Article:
Interview with Various Broken Trail's Cast
you share your views on the current status of diversity in the entertainment
industry along with what do you think needs to be done today?
said this before and I’ll continue to say it again until it’s
a non-issue: There’s a glaringly sad lack of projects and roles
to reflect minorities and ethnic diversity in Hollywood. Until more
minorities infiltrate the ranks of Hollywood it’ll probably continue
to be this way. So what needs to be done? We need more storytellers
to create powerful material to reflect diversity. More importantly we
need people willing to finance the production of those stories. In Hollywood,
it all comes down to money -- plain and simple.
WONG: My view is that the diversity
in the industry today is beginning to produce a mixture of ethnicities
seen on screen. Although this is a turn away from the all Caucasian
cast, the lack of portrayal of minorities as diverse and multi-faceted
individuals still is evident in most cases. We hear over and over again
how there should be this and that, how this should change, etc., I think
that if change is desired, it starts within that culture. For instance,
if Asians want characters and stories that convey truth and substance,
then let’s start writing, directing, producing, etc. our own stories.
It’s up to us to instigate change.
in the entertainment industry is definitely getting better. A few years
ago, all films involving Asians were all about Kung Fu. Kung Fu is exciting
but I’m glad to see a few Asians in supporting and lead roles. The
non-stereotypical roles in American films would be the best for cultural
diversity in the entertainment industry.
your involvement in “The Magic of Ordinary Days”
– could you share your perspective(s) on how American media has
portrayed various Asian American experiences (i.e. internment camp)
and your viewpoint on being a Chinese/Singaporean women playing a Japanese
character – considering the Asian American communities’ outrage
in “Memoirs of a Geisha?”
Recently I was asked by a Singapore paper what were
the pros and cons of being a Singapore girl in America. The pros would
have to be that I think I'm a chameleon. I've played Japanese, mainland
Chinese and Korean. I've also been raised in a country that's bilingual
and given the versatility of weaving in and out of Mandarin and English.
The con, I suppose is that I've never actually played a Singaporean. Singapore
is so unique with it's amalgamation of culture and diversity. I look at
this as a great gift. Diversity has taught me to be less judgmental and
more open minded--and it's the only way, with non-judgment, to jump into
the skin of a character I am playing. It also forces me to be less myopic
about what Asian is. I'm not just Singaporean, I also represent a wider
term of simply: Asian. My distinctively yellow skin is something that
I wear proudly. It's an asset and becomes an honor, for example, to be
able to play a Japanese interned girl. I don't think it comes down to
what country someone originated from, but essentially, who could represent
the role most authentically from the inside out. Sometimes it's less about
skin tone, but by the size of the heart.
do you feel is the entertainment industry's current status/attitude/practice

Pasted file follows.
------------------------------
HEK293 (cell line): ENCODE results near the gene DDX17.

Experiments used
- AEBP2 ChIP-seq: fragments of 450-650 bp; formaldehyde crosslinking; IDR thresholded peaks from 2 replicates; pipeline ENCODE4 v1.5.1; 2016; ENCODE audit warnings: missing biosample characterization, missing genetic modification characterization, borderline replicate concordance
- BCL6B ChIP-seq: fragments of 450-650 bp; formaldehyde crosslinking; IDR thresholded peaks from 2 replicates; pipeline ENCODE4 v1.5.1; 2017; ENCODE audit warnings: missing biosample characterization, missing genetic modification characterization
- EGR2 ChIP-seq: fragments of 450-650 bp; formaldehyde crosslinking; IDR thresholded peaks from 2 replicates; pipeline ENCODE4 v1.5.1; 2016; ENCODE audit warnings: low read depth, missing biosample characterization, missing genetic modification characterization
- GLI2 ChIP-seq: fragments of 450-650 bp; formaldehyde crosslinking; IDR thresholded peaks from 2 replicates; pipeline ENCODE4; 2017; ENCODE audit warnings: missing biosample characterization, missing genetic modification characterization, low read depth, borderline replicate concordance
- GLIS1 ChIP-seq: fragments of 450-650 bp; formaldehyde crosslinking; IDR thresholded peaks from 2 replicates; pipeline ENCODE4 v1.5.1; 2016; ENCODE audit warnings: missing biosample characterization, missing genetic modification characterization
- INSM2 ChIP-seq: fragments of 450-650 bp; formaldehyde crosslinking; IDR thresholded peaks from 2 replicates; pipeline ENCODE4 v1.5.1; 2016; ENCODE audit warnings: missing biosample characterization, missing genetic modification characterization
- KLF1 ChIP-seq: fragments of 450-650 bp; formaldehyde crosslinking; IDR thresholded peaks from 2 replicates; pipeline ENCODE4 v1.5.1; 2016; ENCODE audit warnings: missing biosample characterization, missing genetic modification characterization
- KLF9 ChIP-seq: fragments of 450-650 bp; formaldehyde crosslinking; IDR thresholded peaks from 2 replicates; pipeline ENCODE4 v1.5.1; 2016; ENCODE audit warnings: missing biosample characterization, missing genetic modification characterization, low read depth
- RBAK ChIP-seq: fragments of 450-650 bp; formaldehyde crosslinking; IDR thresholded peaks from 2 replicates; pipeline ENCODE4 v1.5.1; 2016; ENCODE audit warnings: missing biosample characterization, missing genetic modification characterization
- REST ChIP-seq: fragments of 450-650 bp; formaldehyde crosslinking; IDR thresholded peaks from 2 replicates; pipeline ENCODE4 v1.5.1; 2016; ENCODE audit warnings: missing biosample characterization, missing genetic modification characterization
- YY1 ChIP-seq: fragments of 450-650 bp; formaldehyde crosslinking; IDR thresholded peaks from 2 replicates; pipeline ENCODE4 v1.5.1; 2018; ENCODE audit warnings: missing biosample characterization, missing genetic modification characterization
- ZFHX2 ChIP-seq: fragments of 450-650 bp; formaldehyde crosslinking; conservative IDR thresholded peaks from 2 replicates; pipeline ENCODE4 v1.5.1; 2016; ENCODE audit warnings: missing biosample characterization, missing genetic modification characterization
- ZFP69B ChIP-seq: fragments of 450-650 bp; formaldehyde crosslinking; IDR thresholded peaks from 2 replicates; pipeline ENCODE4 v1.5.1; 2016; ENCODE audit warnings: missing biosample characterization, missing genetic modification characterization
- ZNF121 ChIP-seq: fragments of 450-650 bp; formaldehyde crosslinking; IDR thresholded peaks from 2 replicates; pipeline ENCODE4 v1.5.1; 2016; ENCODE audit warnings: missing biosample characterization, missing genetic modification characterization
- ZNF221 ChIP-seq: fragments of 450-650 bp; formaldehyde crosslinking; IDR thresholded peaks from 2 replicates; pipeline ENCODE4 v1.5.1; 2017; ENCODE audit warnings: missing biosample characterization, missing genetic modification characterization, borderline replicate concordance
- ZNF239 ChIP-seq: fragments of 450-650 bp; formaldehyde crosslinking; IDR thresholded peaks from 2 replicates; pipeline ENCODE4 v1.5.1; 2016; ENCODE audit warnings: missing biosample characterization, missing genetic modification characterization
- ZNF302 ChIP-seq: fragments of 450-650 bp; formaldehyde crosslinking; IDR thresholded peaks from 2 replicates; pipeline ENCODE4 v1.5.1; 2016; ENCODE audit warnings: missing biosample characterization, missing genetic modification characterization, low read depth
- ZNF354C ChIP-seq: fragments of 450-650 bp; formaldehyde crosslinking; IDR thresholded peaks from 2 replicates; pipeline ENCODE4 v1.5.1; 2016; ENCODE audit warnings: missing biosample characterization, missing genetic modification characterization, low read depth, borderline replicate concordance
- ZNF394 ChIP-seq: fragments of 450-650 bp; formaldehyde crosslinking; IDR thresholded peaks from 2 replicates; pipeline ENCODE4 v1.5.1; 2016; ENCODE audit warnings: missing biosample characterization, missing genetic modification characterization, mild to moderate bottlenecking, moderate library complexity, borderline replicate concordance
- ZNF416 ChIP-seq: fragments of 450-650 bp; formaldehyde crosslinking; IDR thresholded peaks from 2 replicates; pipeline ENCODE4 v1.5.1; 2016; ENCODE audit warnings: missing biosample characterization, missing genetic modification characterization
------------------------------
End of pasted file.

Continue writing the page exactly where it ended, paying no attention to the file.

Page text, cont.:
of "blind-casting." (Click HERE
to read David Henry Hwang's definition.)
TIAN: "Long Life.."
was my first non-commercial audition after being with an agency for two
years already. My only experience in auditions prior to that film was
for plenty of Barbie commercials where my competition was generally Caucasian
children. In retrospect, however, I think the number of "open ethinicities"
roles have increased quite a bit since I started auditioning about 7 years
ago. Though, I only really noticed most of this progression recently-
within the last 2 years or so.
is just such a coolio!" - that was a T-shirt quote moment by
I have a great
respect and admiration of those individuals who sought out change
and no matter what loneliness or hindrances came their way, it did
not matter because they were passionate and driven to succeed. There’s
too many to list.
never really believed in the concept of role models in society. I
especially don't buy the whole celebrity facade that the media glamorizes
to create celebrity idols. It's just business to capitalize on impressionable
people's celebrity worship. For example, it's good that mass publicity
about charities can be delivered via people on late talk shows. The
problem is when viewers or the studio audience that helps justify
the hilarity of the show, praise the messenger too much, they aren't
fully appreciating the messege. This is because we have always been
too infatuated with the illusion of celebrity. I don't think looking
up to one person alone is necessary to learn about yourself. We all
have our merits and our flaws, so we can't think celebrities fall
in the categories of either GOOD PERSON or BAD PERSON based on their
Definitely Mr Duvall. Not only is he an A
list actor but he treats you so nicely. He helps you and he cares
so much for you.
answer as above.
admire how selfless doctors and teachers are required to be.
ASIANS:What do you hope audiences take from this film?
didn’t have a campaign or agenda while writing BROKEN TRAIL. I just
wanted to write a good, interesting story. Having said that, the story
presents a very topical issue that is still prevalent to this very day.
Human-trafficking, child abuse, and sexual slavery are all social issues
that plague our society. I would like nothing better than to have people’s
conscience and sensibilities alerted by this.